Pellington’s sharp, fast-ball compositions and nerve-splintering cutting style are of a piece with such intelligence devilishly mixing shock with optimism. – F.X. Feeney, LA Weekly
The Mothman Prophecies is arguably one of the horror genre’s most frightening films ever released in the 2000s, and it’s celebrating 15 years since its theatrical release. Starring Richard Gere, Laura Linney, and David Eigenberg, the film was directed by Arlington Road’s Mark Pellington. It is the #88 most shared movie on Metacritic. In case you need some reminders, Broke Horror Fan has photos, and you can preview the soundtrack (out now on Lakeshore Records) and movie trailer below.
The Mothman Prophecies (Music From The Motion Picture): [Download][Buy CD]
Screen Gems and Lakeshore Entertainment present THE MOTHMAN PROPHECIES, available on Blu-ray/DVD (get it here) and Digital (rent it on iTunes)!
Henry Poole Is Here Soundtrack Is Out Now On Lakeshore Records! Download Here: [iTunes]
‘Henry Poole Is Here’ achieves something that is uncommonly difficult. It is a spiritual movie with the power to emotionally touch believers, agnostics and atheists — in that descending order, I suspect. It doesn’t say that religious beliefs are real. It simply says that belief is real. And it’s a warm-hearted love story. – Roger Ebert
For Throwback Thursday, we’re feeling nostalgic for Henry Poole Is Here, starring Luke Wilson, Radha Mitchell, Adriana Barrazza, George Lopez, Cheryl Hines, Richard Benjamin, Morgan Lily and Rachel Seiferth. Watch this music video for “All Roads Lead Home” featuring Golden State, clips from the film and a pre-renovation of the famous Sixth Street Bridge in Los Angeles!
Overture Films, Lakeshore Entertainment and Camelot Pictures present HENRY POOLE IS HERE, available now on VOD (rent it on iTunes) and DVD (get it here).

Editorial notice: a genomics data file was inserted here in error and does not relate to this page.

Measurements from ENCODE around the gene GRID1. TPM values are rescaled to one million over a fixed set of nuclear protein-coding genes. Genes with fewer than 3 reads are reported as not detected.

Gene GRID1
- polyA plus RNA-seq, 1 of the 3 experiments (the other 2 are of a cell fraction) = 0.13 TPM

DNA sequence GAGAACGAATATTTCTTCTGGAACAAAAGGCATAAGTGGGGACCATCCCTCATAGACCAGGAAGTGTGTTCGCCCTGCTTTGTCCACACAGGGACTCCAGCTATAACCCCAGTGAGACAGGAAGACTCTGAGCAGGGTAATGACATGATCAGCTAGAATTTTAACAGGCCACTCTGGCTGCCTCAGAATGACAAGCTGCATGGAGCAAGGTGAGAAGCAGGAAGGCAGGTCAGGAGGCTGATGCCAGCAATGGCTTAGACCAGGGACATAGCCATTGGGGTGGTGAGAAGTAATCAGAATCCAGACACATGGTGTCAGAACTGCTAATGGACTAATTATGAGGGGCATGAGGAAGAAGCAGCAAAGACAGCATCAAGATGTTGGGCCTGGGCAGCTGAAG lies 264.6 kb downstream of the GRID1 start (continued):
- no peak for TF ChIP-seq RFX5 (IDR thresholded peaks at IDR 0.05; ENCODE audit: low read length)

Composer Angelo Badalamenti, best known for his work with cult director David Lynch on films such as Blue Velvet, Wild At Heart and the Twin Peaks TV series, has collaborated with computer technology composers Tomandandy for the score which, while you’re hearing it in the cinema, sounds absolutely astounding. – Movie Music UK
Arlington Road is an engrossing listen and a fine addition to Badalamenti’s growing list of beautiful film scores. – AllMusic
Lakeshore Records celebrates acclaimed composer Angelo Badalamenti! Among Angelo’s many contributions to the film music world, he is known for his iconic score for David Lynch’s “Twin Peaks” television series. On this day, let’s revisit Angelo Badalamenti’s score for Arlington Road movie, starring Jeff Bridges, Tim Robbins and Joan Cusak.
It really nice to see a film get recognized for it’s genius even if it comes late. This week JoBlo.Com recognized Mark Pellington’s work on Arlington Road as one of the best movies you may have not seen.
WHY IT’S GREAT: ARLINGTON ROAD was, unfortunately, ahead of its time. It’s a film that tackles themes that were not yet as prevalent in society as they are now, American or otherwise. The film focuses heavily on the idea of how much we actually know about our neighbors, even something as simple as a name. The central theme is the threat of homegrown terror, but it’s built around the notion of what we view as plausible vs. implausible. In a pre-9/11 world, the film serves almost as a cautionary tale, one that will stay with you long after the credits roll.
Of course the music is also what helps to make this film great. We’ll let the album review on Itunes do the talking for us.
Angelo Badalamenti’s score for Arlington Road is about as ominous and darkly ambient as film music gets. Add two clanging, moody pieces from electronic artist Tomandandy that take things to a brisk industrial apex, and one has the soundtrack to a shadowy nightmare. It’s a nightmare that just happens to contain moments of great beauty. The music, though frequently eschewing repeating melodies, is quite accessible when detached from the movie.
The overall feel is one of creeping menace, but Badalamenti still contributes a number of lush, emotional pieces. “Values” is as fragile and mournful as the slower moments in Ennio Morricone’s Untouchables score, though Badalamenti’s work is more techno savvy in this instance.
“The Truth Is Out There” almost sounds like meditation music, were it not for the swarming sound effects peppered underneath; when the dance beat crops up, it doesn’t dampen the hushed mood. Badalamenti works just as expertly with the background music for the action scenes. “Escape” throbs as if it’s a Bernard Herrmann score to a Looney Tunes episode where everyone’s favorite roadrunner just manages to outwit the coyote.
If the music sometimes gets a bit too busy for home listening, one can’t help but admire the stylish complexity and sustained atmosphere of the overall work. Arlington Road is an engrossing listen and a fine addition to Badalamenti’s growing list of beautiful film scores.